Wet hulling, or Giling Basah, is a type of coffee processing that is unique to Indonesia and most often used in Sulawesi and Sumatra. Despite sounding similar to wet processing, the most common type of coffee processing, wet hulling is actually very different. Wet hulling as a processing method has two driving causes: moisture and money.

The wet climate of Indonesia makes it difficult for coffee to dry for long periods of time. A combination of rain and humidity prevent easy drying, and the farmers had to come up with another way to process their coffee. Another factor is the desire to get their coffee to the market as fast as possible. Spending extensive time on drying out coffee means they have to wait longer to sell it, so they prefer using a faster method.

Wet hulling begins with small holder farmers picking their coffee. They often only have a few half acres of land, and not very many trees. Their only piece of processing equipment is a hand-cranked pulper that is shared among the farmers of their village. They run the coffee cherries through the pulper, removing the skins but leaving most of the fruit, or mucilage, still on the coffee bean.

They then ferment the beans overnight, using sacks, tubs, tanks, or whatever method they have access to. The fermentation makes it much easier to wash off the mucilage in the morning. Once the mucilage has been removed, the parchment still remains. The parchment is a thin shell that covers the outside of the coffee bean and can be easily removed if the coffee is dry.

The farmers, however, opt not to wait until the beans dry out completely. They leave the parchment coffee out until it has dried to 50% moisture capacity and sell it to their local market. The buyers will buy a heaped can full of coffee and sell a level can full, paying and charging the exact same price. They make their money off the small excess amount.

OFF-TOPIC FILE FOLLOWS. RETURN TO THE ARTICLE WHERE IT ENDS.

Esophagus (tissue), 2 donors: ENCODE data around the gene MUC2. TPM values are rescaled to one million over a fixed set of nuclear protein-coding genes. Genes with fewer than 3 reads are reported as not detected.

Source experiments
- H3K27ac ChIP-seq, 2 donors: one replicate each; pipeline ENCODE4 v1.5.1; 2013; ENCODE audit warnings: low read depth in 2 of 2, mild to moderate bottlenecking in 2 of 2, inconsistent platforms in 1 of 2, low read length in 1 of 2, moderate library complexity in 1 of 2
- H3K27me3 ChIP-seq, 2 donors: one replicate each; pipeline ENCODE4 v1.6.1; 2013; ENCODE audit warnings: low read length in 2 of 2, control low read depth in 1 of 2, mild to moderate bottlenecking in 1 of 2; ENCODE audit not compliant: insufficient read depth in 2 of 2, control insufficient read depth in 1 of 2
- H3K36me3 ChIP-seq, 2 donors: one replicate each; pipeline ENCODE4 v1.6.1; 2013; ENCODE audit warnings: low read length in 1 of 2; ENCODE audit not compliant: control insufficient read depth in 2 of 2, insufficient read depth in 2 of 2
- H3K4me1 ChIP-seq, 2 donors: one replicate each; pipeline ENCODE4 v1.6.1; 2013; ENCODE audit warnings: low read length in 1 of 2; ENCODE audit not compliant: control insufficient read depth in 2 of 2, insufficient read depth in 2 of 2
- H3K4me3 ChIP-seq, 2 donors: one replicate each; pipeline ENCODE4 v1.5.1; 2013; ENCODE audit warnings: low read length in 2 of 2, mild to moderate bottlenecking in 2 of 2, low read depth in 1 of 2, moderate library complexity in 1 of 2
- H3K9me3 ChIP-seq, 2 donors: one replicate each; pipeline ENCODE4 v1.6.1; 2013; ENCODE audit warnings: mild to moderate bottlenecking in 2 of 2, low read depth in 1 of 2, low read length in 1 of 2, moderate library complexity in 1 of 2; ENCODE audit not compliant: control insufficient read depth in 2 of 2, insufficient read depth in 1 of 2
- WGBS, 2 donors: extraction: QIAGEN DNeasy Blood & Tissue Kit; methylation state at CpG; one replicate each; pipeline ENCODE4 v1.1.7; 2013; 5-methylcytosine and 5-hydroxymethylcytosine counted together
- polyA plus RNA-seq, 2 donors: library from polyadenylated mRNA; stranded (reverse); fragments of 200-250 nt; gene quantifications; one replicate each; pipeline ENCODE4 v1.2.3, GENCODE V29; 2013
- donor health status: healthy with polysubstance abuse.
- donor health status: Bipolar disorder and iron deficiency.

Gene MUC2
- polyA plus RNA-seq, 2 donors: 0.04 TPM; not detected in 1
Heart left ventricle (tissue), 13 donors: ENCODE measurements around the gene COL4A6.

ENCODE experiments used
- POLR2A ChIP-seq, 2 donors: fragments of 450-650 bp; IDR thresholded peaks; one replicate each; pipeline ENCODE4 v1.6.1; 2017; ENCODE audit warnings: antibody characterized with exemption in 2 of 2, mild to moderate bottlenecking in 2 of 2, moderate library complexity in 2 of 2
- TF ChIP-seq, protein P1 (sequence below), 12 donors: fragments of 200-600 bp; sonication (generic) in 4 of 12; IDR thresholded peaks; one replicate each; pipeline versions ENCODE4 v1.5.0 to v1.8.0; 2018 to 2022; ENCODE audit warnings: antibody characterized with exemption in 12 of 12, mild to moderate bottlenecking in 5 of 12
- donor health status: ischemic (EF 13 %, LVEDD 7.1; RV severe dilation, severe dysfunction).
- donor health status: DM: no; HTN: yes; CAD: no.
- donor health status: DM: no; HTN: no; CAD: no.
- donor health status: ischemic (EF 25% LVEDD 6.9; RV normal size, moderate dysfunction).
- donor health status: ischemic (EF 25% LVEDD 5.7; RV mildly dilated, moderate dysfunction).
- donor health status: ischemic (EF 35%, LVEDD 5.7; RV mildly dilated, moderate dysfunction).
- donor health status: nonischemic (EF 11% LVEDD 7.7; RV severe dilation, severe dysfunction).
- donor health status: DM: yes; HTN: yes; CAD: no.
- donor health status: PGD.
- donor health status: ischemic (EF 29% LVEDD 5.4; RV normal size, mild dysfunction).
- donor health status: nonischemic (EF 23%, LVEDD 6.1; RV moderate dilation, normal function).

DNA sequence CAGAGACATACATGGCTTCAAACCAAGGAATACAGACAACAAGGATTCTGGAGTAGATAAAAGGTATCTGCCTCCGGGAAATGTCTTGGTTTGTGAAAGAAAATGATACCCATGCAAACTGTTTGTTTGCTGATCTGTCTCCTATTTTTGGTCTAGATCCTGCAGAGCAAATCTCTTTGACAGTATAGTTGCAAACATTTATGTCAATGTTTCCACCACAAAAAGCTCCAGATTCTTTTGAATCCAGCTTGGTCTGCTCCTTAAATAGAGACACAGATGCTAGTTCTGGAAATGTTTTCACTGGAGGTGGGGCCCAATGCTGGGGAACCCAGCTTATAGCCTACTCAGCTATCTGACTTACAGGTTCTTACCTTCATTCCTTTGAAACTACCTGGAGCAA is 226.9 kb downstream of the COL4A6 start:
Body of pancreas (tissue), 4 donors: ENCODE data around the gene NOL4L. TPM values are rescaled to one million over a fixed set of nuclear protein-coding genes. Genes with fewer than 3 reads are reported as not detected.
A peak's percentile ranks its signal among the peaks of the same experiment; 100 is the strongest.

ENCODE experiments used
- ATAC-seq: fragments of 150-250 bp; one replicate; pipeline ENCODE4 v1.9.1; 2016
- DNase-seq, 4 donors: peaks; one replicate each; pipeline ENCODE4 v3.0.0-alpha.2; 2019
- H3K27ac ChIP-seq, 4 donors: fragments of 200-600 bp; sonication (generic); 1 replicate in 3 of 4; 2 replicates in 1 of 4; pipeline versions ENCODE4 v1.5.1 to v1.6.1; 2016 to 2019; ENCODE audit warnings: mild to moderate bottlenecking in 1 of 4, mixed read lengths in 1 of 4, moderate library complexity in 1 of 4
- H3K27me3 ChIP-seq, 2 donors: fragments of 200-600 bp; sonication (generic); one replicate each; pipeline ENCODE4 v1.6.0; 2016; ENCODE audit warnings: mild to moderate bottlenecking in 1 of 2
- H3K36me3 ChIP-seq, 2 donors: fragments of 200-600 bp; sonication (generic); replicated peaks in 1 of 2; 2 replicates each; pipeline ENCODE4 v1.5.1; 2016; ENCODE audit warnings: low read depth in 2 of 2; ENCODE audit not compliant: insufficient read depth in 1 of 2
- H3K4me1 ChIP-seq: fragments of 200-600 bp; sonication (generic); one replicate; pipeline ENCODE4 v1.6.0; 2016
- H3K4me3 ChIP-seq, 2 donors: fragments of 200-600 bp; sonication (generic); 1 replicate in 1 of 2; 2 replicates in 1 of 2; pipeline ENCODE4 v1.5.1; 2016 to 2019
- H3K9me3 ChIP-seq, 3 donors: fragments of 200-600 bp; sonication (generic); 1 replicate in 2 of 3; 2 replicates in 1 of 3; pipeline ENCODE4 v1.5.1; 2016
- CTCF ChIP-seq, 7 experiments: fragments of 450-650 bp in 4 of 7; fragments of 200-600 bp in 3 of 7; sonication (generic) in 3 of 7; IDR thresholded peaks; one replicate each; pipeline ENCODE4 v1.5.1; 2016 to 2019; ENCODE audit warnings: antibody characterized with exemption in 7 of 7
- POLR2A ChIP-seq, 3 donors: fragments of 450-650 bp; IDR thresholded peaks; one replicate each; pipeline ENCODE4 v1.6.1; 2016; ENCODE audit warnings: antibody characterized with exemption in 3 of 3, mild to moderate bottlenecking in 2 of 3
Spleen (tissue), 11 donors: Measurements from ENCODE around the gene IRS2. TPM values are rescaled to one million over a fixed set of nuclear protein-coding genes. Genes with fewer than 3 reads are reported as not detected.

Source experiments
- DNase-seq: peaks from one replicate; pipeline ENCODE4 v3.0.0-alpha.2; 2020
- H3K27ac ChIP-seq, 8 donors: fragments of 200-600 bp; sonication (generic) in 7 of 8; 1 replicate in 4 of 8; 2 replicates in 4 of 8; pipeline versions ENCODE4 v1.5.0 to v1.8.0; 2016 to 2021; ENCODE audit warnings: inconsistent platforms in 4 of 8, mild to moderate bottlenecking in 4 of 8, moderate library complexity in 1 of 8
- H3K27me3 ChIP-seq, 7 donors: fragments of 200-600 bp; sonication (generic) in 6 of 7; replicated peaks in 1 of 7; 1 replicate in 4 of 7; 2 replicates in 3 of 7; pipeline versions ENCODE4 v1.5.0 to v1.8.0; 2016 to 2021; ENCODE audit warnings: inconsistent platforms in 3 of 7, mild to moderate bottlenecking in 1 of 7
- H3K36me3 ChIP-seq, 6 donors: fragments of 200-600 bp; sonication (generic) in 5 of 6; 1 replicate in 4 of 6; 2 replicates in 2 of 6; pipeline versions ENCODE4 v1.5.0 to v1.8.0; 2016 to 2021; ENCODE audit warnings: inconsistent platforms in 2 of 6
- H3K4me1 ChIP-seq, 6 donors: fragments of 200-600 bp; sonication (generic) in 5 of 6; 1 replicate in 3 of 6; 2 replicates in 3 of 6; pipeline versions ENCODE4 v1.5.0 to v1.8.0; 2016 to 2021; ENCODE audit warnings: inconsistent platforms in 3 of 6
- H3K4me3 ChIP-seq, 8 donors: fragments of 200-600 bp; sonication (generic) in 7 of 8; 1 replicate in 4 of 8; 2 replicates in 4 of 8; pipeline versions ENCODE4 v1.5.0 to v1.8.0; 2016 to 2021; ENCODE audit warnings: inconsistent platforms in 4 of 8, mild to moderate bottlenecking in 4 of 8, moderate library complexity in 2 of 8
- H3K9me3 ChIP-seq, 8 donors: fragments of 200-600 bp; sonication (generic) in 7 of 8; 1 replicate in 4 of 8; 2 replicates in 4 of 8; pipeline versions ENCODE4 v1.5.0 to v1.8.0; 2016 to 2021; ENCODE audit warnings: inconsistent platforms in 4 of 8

Once the buyers have it, they will keep the parchment coffee in bags for a while, which lets the beans ferment further. Some farmers may have better quality coffee than others, but the buyers often mix all the coffee together, defects and all. The buyer also finally removes the parchment, using a machine called a wet-huller. The machine uses a lot of friction to remove parchment from the swollen, still moist bean. This force often mangles or crushes the bean, causing wet hulled coffee to have more defects. Indonesian processors commonly use a Kemajuan huller, a Dutch-designed and Javanese manufactured huller that is modified to process wet hulled coffee. It can hull beans between 35 and 45 percent moisture content and output 800 kilograms of green beans an hour.

The now parchment-less coffee then dries further and waits in a warehouse to be sold. The speedy process of wet-hulling makes it possible to sell coffee within a month of its first being picked.

Wet-hulled coffee has a distinctive tendency towards earthy, solid flavors. It has low acidity and brightness due to the fermentation it undergoes during processing. It has been described with flavors of humus, herbs, and moss. Low-quality wet hulled coffee sometimes has more bitter vegetable flavors that make for a slightly more unpleasant cup of coffee. It is also known for a distinct spicy flavor, which gives it a place in the Starbucks Christmas blend.

The quality of wet-hulled coffee varies. When done well, an actually good cup of coffee can be achieved. However, wet hulling is frequently done as a method of saving time and getting profit as fast as possible. Wet hulling in itself does not guarantee poor coffee quality, and when done properly creates a flavor that many coffee connoisseurs enjoy. Competitive coffee tasters often score wet-hulled coffee as among Indonesia’s best flavors. Despite the sometimes sloppy method, wet hulled coffee can be an amazing drink.